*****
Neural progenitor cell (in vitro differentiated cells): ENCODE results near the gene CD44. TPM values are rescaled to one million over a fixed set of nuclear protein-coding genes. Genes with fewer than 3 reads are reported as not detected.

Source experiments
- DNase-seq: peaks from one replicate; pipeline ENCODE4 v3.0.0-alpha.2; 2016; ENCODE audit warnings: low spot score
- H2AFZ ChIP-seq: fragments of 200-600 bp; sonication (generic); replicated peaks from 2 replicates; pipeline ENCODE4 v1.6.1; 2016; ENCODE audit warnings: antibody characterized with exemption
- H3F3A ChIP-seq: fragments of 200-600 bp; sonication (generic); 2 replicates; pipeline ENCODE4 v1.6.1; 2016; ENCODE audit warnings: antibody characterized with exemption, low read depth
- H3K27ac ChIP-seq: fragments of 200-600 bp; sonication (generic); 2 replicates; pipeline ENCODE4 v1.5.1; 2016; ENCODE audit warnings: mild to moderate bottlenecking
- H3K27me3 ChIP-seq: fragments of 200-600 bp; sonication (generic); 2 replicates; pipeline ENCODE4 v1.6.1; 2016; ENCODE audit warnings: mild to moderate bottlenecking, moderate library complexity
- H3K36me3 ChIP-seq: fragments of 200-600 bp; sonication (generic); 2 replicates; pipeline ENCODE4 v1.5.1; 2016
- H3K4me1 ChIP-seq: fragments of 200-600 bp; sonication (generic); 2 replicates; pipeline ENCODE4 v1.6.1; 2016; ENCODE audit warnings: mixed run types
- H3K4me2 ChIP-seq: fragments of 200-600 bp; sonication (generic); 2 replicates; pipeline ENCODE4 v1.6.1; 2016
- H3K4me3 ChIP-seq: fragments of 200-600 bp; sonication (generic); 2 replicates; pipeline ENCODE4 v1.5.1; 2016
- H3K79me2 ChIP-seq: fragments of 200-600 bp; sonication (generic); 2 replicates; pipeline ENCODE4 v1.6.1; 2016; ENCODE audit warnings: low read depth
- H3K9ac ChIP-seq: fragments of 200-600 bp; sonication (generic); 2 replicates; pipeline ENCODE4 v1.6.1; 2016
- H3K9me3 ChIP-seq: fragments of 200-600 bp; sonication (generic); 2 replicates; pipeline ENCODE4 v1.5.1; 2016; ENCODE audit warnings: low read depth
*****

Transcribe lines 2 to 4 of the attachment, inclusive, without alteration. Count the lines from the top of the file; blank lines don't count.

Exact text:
Source experiments
- DNase-seq: peaks from one replicate; pipeline ENCODE4 v3.0.0-alpha.2; 2016; ENCODE audit warnings: low spot score
- H2AFZ ChIP-seq: fragments of 200-600 bp; sonication (generic); replicated peaks from 2 replicates; pipeline ENCODE4 v1.6.1; 2016; ENCODE audit warnings: antibody characterized with exemption